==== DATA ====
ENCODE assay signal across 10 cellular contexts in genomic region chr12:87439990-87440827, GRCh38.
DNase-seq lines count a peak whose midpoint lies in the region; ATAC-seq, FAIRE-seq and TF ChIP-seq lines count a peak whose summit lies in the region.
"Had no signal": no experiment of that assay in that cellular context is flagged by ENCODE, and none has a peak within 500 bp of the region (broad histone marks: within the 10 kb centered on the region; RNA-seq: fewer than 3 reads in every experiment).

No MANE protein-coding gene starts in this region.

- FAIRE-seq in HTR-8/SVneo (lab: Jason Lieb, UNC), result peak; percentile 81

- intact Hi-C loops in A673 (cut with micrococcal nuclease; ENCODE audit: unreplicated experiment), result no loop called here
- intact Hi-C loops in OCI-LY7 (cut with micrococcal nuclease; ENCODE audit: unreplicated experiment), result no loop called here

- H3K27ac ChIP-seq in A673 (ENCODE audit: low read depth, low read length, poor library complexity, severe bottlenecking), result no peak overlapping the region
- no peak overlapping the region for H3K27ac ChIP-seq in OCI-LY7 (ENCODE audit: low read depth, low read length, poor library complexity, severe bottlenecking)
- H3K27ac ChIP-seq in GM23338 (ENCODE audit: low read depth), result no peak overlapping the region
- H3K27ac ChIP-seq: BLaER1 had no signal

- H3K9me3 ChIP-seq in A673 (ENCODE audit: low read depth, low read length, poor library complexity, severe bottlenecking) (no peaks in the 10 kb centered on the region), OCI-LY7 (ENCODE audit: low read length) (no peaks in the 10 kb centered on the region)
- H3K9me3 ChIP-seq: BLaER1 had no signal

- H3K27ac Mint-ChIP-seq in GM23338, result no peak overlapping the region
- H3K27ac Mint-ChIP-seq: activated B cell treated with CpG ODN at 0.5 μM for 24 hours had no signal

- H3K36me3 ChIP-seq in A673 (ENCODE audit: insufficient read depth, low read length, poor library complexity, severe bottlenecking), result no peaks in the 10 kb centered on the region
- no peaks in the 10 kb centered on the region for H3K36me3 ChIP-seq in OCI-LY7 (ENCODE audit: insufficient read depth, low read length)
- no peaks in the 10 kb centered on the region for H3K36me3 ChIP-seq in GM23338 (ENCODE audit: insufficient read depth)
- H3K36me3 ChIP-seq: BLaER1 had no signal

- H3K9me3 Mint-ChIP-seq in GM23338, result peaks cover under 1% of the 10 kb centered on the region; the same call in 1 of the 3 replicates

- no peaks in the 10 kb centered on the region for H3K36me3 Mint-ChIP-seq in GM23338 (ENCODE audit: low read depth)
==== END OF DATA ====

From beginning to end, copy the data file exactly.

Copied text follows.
ENCODE assay signal across 10 cellular contexts in genomic region chr12:87439990-87440827, GRCh38.
DNase-seq lines count a peak whose midpoint lies in the region; ATAC-seq, FAIRE-seq and TF ChIP-seq lines count a peak whose summit lies in the region.
"Had no signal": no experiment of that assay in that cellular context is flagged by ENCODE, and none has a peak within 500 bp of the region (broad histone marks: within the 10 kb centered on the region; RNA-seq: fewer than 3 reads in every experiment).

No MANE protein-coding gene starts in this region.

- FAIRE-seq in HTR-8/SVneo (lab: Jason Lieb, UNC), result peak; percentile 81

- intact Hi-C loops in A673 (cut with micrococcal nuclease; ENCODE audit: unreplicated experiment), result no loop called here
- intact Hi-C loops in OCI-LY7 (cut with micrococcal nuclease; ENCODE audit: unreplicated experiment), result no loop called here

- H3K27ac ChIP-seq in A673 (ENCODE audit: low read depth, low read length, poor library complexity, severe bottlenecking), result no peak overlapping the region
- no peak overlapping the region for H3K27ac ChIP-seq in OCI-LY7 (ENCODE audit: low read depth, low read length, poor library complexity, severe bottlenecking)
- H3K27ac ChIP-seq in GM23338 (ENCODE audit: low read depth), result no peak overlapping the region
- H3K27ac ChIP-seq: BLaER1 had no signal

- H3K9me3 ChIP-seq in A673 (ENCODE audit: low read depth, low read length, poor library complexity, severe bottlenecking) (no peaks in the 10 kb centered on the region), OCI-LY7 (ENCODE audit: low read length) (no peaks in the 10 kb centered on the region)
- H3K9me3 ChIP-seq: BLaER1 had no signal

- H3K27ac Mint-ChIP-seq in GM23338, result no peak overlapping the region
- H3K27ac Mint-ChIP-seq: activated B cell treated with CpG ODN at 0.5 μM for 24 hours had no signal

- H3K36me3 ChIP-seq in A673 (ENCODE audit: insufficient read depth, low read length, poor library complexity, severe bottlenecking), result no peaks in the 10 kb centered on the region
- no peaks in the 10 kb centered on the region for H3K36me3 ChIP-seq in OCI-LY7 (ENCODE audit: insufficient read depth, low read length)
- no peaks in the 10 kb centered on the region for H3K36me3 ChIP-seq in GM23338 (ENCODE audit: insufficient read depth)
- H3K36me3 ChIP-seq: BLaER1 had no signal

- H3K9me3 Mint-ChIP-seq in GM23338, result peaks cover under 1% of the 10 kb centered on the region; the same call in 1 of the 3 replicates

- no peaks in the 10 kb centered on the region for H3K36me3 Mint-ChIP-seq in GM23338 (ENCODE audit: low read depth)